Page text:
March 4, 2018
Traditionally, when one imagines how someone ends up in slavery of any kind, one sees images of people being forcibly taken from their homes and sent to a foreign country, with absolutely no say in the matter. While this is usually the case in sexual slavery and for other kinds of bondage, it is no longer the case for women from Edo State in Nigeria, that provides 80% of women trafficked into Europe.1 Instead, there is a new phenomenon where women seek out passage to Europe through Madams, knowingly entering into prostitution. This was not always been the case, but extreme poverty, where some even lack running water, this practice has begun flourishing.2
Previously, recruiters lure women with tales of jobs in Europe, working for wealthy families, being hairdressers or nannies, only to find out the harsh reality of forced sex work once they arrived. Eventually, returning with embellished stories of wealth to tempt and recruit women themselves, completing the vicious cycle from victim to perpetrator. Some of the Madams even live in lavish houses, behind gates, as a testament of just what can be earned in European sex work. This show of wealth, in a desperate state, slowly began to transform just how women were recruited into the sex trafficking world.3
More recently, traffickers are being sought out by their victims in hope for a better life for themselves and their families.4 Little do they know of the harsh conditions and abuse they will endure before they can ever return home. After discussion of the “terms” of the work, the women sign legally binding contracts that say they will pay back rent, travel expenses, food, and other miscellaneous expenses, sometimes in a matter of months, sometimes in many years. These expenses total anywhere from 30,000 to 60,000 US dollars, on average. Usually, the women charge 5 to 10 US dollars per client, requiring them to work from sunup to sundown, and sometimes longer.5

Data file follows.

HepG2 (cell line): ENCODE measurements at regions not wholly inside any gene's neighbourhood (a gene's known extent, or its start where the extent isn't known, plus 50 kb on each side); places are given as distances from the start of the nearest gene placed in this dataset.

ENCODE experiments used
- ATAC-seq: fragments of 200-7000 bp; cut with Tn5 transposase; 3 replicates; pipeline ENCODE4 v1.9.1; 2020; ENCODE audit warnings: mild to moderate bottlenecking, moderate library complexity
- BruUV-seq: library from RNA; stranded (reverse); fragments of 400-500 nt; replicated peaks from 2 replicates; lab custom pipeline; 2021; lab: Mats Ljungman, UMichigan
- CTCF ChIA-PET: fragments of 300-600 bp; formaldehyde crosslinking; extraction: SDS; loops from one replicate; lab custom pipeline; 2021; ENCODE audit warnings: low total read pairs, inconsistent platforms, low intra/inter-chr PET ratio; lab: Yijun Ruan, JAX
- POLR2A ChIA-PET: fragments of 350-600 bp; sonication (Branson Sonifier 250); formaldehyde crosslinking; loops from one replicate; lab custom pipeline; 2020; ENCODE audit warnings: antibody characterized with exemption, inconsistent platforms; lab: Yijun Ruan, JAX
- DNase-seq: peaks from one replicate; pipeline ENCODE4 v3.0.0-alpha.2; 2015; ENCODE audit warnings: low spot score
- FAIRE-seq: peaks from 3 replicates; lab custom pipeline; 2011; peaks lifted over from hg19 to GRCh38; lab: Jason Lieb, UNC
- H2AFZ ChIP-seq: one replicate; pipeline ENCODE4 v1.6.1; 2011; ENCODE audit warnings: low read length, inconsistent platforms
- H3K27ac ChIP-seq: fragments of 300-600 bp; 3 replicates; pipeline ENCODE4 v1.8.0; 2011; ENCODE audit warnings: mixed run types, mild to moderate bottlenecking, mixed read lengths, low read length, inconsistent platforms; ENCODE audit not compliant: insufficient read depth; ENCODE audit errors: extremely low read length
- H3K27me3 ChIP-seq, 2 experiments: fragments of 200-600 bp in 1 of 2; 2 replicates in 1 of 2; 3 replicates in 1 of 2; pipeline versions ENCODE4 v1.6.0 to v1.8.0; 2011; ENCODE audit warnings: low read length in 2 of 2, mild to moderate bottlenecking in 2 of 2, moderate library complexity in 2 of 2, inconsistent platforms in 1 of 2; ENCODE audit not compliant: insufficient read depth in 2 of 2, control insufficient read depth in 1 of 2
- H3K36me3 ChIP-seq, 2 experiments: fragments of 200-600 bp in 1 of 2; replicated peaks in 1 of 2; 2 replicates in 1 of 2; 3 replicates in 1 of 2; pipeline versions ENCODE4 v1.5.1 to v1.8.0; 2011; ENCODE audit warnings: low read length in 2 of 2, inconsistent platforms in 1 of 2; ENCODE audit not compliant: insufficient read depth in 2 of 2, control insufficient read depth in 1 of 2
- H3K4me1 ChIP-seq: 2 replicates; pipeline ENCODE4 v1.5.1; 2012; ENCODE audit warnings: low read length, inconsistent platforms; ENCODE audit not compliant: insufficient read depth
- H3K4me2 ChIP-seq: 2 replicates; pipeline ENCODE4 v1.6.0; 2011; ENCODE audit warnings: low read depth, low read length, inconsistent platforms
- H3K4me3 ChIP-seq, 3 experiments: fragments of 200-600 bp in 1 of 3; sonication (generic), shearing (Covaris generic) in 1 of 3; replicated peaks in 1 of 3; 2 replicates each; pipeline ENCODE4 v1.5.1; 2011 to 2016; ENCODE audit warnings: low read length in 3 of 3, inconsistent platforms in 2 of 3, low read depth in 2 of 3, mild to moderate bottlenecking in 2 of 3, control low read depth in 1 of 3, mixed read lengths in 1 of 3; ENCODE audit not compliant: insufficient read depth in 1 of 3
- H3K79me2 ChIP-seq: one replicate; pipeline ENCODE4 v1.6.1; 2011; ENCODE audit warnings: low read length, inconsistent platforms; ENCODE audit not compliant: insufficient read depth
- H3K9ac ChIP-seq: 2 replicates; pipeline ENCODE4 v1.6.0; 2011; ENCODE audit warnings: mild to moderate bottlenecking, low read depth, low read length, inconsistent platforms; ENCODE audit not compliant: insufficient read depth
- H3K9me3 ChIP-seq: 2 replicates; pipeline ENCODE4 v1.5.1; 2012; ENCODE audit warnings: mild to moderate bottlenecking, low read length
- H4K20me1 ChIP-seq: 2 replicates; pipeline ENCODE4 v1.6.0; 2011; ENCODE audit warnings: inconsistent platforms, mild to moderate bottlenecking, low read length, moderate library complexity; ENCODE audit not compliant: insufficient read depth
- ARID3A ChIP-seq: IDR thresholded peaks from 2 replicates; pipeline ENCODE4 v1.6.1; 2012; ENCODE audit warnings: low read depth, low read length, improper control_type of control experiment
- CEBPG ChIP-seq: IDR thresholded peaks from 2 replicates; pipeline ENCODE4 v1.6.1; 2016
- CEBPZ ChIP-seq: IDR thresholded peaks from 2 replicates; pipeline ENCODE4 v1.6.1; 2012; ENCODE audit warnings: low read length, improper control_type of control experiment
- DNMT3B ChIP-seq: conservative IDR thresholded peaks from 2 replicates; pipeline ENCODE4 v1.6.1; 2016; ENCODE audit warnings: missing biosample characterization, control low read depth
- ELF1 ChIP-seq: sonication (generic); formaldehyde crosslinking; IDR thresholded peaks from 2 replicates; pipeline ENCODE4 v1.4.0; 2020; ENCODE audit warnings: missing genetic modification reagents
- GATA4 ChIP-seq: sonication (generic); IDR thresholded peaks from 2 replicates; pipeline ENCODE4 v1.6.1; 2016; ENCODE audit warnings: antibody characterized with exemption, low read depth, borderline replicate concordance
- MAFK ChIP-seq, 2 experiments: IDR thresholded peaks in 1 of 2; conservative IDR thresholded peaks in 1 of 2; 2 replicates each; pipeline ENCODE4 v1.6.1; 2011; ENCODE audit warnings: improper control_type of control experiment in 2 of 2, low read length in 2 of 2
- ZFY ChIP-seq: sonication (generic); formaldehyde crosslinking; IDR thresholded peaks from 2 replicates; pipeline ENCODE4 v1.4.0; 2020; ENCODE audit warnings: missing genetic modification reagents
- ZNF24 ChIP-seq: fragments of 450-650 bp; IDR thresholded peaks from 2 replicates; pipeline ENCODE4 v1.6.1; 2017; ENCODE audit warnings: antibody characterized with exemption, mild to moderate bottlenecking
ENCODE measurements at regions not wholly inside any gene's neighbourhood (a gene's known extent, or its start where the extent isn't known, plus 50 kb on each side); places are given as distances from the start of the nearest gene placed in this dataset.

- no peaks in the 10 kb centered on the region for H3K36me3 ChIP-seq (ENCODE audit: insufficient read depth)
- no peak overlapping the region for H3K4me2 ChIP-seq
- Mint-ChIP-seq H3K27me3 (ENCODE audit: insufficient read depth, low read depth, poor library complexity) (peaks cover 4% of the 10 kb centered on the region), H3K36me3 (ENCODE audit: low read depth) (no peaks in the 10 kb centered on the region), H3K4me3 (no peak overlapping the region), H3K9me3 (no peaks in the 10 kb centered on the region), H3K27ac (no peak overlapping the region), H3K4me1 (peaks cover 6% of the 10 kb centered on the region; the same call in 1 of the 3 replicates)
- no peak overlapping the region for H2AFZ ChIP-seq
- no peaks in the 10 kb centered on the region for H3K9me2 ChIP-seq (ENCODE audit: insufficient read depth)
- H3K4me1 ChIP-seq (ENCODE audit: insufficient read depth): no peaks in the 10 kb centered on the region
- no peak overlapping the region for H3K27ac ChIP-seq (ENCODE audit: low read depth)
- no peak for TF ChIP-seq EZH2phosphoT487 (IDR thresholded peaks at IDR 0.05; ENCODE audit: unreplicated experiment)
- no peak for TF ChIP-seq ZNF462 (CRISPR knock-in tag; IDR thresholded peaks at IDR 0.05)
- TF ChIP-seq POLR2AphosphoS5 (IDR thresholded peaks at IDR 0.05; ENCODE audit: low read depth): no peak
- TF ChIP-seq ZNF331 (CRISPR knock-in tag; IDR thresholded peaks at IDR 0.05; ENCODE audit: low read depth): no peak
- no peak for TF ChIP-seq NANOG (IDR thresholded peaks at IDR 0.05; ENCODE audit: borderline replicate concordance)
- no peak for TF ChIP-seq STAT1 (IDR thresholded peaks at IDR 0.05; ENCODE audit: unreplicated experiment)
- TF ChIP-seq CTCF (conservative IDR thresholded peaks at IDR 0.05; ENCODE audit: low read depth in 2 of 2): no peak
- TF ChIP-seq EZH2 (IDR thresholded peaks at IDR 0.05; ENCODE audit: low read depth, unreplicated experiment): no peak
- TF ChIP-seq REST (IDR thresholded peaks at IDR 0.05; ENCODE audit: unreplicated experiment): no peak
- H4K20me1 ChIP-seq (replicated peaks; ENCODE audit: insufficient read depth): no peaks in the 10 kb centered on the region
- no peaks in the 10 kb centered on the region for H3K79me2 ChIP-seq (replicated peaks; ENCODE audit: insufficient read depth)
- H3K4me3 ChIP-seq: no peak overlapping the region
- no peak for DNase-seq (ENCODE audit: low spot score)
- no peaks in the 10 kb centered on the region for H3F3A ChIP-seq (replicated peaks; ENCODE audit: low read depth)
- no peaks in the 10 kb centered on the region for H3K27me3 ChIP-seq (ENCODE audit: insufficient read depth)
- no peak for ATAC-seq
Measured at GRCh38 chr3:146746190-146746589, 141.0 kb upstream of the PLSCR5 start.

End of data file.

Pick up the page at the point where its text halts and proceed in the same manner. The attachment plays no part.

Aside from relying on the signed contracts, Madams and pimps use the threat of violence against families, and religion, to keep the women from leaving.6 Using black magic referred to as JuJu, priests perform complex rituals that include eating raw chicken hearts, harm to oneself, drinking cocktails of their own fingernails, hair, and blood, as well as other methods, to bind the women with their traffickers. After completion of the rituals, they are made to feel that death, insanity, or harm will come to their families if they are to break their oath of repayment. A priest, who has benefited greatly from Madams and the pimps he has helped, stated in an interview that the purpose of these rituals are that “she never sleeps well or has peace of mind until she pays what she owes.”7